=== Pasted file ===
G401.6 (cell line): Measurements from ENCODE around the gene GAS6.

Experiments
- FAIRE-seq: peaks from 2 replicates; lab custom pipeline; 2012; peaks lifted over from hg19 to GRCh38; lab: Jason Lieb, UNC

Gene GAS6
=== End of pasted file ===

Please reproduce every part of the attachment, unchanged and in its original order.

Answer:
G401.6 (cell line): Measurements from ENCODE around the gene GAS6.

Experiments
- FAIRE-seq: peaks from 2 replicates; lab custom pipeline; 2012; peaks lifted over from hg19 to GRCh38; lab: Jason Lieb, UNC

Gene GAS6